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Fall of the House of York
Richard lost his horse and had to fight on foot.

Fall of the House of York

Fall of the House of York tests you on the Battle of Bosworth.

In the culmination of the thirty-year-long War of the Roses, the Battle of Bosworth was fought. King Richard III was killed, bringing an end to the rule of the House of York, the line of Plantagenet kings and the war itself. A new era was to follow, governed by a new dynasty; the Tudors.

The Lancastrian army, led by Henry Tudor, was made up of men from several countries. From where did the majority come?
Most of Henry's men came from his homeland in Wales. He also had 1,800 Frenchmen and a few Scots. Despite fighting for the English crown, Henry's army of 5,000 contained less than 1,000 Englishmen
The battle began well for Henry, so Richard ordered one of his commanders to attack. The order was not followed. Who was the commander in question?
Sir Stanley
The Earl of Warwick
The Earl of Northumberland
The Duke of Norfolk
Some historians think that Northumberland betrayed his king but others believe that the order was made impossible to complete due to the nature of the terrain. Either way, the ordered attack never came
During the battle Henry rode away from the rest of his army. Where did he go?
To Leicester
To the top of a hill
To the rear of his army
Towards Richard's army
Henry rode towards Sir Stanley's men, who were part of Richard's army. This seems strange at first but there was method in his madness, as you will see later
Richard tried to end the battle by attacking the enemy leader, Henry Tudor. Richard's charge managed to kill many men, including Henry's banner bearer but it could not reach Henry himself. How close did Richard get to Henry?
A few miles
A few yards
A few feet
A few inches
Richard is said to have come within 'a greatsword-length' of Henry before the press of men and horses carried him away
Richard's near victory was scuppered by what?
An attack from his own men
A cavalry charge from Henry's men
A cannon shot
A hail of arrows
Whilst Richard was attacking Henry and separated from the rest of his army, one of his commanders, Sir Stanley, switched sides and his men attacked Richard, their king. Henry's advance towards Stanley's force now makes sense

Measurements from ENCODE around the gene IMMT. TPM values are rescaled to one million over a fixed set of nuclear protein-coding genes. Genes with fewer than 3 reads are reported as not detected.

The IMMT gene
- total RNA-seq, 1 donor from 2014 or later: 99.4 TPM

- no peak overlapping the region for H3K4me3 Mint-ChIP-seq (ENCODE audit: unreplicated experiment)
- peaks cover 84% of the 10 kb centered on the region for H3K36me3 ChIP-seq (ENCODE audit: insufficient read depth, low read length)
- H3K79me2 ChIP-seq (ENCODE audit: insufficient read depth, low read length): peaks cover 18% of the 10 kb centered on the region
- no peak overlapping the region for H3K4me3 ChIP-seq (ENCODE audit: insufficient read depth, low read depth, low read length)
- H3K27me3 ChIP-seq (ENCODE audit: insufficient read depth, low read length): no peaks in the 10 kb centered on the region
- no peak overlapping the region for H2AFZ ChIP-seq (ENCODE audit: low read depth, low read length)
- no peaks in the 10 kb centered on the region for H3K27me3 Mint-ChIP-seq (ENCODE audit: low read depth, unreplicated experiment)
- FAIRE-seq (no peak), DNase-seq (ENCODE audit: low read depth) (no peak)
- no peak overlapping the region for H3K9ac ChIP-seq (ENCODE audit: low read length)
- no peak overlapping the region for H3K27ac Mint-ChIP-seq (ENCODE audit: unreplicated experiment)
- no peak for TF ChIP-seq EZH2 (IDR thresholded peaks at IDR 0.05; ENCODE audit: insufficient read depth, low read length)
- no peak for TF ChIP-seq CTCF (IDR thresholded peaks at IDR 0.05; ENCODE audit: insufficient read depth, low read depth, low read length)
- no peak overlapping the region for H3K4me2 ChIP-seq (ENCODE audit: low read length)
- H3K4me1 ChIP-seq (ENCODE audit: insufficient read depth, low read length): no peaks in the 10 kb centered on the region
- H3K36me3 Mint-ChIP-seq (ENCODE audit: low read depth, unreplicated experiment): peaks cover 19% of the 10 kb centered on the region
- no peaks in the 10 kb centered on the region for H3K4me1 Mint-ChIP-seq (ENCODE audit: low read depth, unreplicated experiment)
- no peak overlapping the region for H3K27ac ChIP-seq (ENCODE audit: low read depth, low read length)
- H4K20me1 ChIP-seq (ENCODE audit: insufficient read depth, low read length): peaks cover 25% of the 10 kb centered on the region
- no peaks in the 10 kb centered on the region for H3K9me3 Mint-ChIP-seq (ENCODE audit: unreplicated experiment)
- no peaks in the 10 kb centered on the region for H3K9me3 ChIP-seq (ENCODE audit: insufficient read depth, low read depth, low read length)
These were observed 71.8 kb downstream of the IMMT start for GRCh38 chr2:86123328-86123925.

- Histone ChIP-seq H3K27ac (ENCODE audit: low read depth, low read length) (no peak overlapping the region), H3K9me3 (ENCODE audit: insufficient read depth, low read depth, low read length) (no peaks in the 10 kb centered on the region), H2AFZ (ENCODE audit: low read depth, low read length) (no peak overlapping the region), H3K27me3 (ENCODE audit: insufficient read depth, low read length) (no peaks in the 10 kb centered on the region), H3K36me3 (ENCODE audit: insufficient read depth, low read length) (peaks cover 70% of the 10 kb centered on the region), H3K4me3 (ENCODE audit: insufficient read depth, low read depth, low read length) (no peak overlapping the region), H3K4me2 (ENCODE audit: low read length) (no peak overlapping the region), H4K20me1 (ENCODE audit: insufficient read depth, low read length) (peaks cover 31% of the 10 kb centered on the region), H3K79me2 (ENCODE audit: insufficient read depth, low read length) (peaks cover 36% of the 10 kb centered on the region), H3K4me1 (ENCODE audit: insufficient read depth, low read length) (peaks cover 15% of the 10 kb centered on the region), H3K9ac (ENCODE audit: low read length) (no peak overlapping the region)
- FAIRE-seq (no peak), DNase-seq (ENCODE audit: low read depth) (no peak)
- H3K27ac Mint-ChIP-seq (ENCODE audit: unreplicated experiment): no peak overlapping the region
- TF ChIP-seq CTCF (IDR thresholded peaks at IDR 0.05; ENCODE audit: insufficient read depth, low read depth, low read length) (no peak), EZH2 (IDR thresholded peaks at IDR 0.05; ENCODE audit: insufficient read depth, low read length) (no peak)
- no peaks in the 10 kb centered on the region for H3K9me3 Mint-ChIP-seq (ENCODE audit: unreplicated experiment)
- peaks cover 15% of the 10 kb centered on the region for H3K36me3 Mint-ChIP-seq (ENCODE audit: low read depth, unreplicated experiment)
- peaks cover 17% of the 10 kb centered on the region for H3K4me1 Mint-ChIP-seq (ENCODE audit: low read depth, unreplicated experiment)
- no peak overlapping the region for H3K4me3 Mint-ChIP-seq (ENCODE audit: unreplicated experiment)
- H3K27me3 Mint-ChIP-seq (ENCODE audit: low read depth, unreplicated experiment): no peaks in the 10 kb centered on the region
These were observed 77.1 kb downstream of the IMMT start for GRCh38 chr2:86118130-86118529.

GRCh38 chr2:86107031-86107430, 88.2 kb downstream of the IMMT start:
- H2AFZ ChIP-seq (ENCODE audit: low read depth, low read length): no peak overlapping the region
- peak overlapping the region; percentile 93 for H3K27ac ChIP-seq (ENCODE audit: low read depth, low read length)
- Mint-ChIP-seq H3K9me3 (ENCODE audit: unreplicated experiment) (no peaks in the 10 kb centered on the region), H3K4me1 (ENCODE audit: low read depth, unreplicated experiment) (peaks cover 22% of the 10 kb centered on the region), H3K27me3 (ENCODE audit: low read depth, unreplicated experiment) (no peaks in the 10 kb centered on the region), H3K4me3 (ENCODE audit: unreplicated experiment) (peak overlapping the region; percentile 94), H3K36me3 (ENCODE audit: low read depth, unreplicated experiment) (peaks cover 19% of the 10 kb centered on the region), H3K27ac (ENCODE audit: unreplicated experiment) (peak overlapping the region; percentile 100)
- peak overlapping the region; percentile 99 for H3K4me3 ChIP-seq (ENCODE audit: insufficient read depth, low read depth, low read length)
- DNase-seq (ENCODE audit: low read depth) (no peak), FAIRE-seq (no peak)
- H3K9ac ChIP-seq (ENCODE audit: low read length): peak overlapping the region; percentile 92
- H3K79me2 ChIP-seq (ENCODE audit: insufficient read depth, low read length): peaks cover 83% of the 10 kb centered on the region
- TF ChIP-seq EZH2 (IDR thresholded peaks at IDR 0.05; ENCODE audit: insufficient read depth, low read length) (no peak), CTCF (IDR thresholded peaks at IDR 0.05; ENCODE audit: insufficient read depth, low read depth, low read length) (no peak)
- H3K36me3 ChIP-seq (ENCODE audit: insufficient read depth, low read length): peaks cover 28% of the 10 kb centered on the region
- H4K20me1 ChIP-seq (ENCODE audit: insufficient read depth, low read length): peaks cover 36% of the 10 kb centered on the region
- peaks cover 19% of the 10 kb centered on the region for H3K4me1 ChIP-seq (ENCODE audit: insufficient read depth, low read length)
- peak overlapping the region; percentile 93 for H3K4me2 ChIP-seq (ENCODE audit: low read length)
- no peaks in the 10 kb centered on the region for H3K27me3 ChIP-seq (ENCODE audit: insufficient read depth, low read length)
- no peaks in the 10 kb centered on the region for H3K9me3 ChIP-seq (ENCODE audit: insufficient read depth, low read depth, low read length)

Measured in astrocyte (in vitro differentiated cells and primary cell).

Richard's standard bearer, Sir Percival Thirwell, continued to hold up the Yorkist banner despite losing what?
His horse
His arm
His legs
His mind
Despite his injuries Sir Percival still held the banner aloft until he was eventually killed
Richard lost his horse and had to fight on foot. How did he react to this?
He fought on regardless
He ordered one of his men to give him their own horse
He charged recklessly to his death
He prayed to God for a horse
Richard's followers offered him their horses so that he could escape but Richard refused. He was surrounded and outnumbered and eventually hacked to death by Henry's followers
What did Henry do with Richard's body?
Have it burned
Have it placed in a shroud and buried
Have it beheaded and the head put on a spike
Have it stripped naked and strapped to a horse
Richard's corpse was taken to Leicester and displayed in a church to prove that he was indeed dead. It was buried two days later in an unmarked tomb
Richard's body was buried in Leicester, at which church?
Greyfriars was dissolved in 1538 by Henry VII's son, Henry VIII. The site of Richard's grave later became a car park
The Battle of Bosworth brought an end to both the War of the Roses and the rule of the House of York. What else is said to have ended on this date?
The Black Death
The Middle Ages
The Peasant's Revolt
Government by the monarchy
Many historians take the end of Richard III's reign as the beginning of the Renaissance, with advances in scientific knowledge and the discovery of America soon to take place


Author:  Graeme Haw

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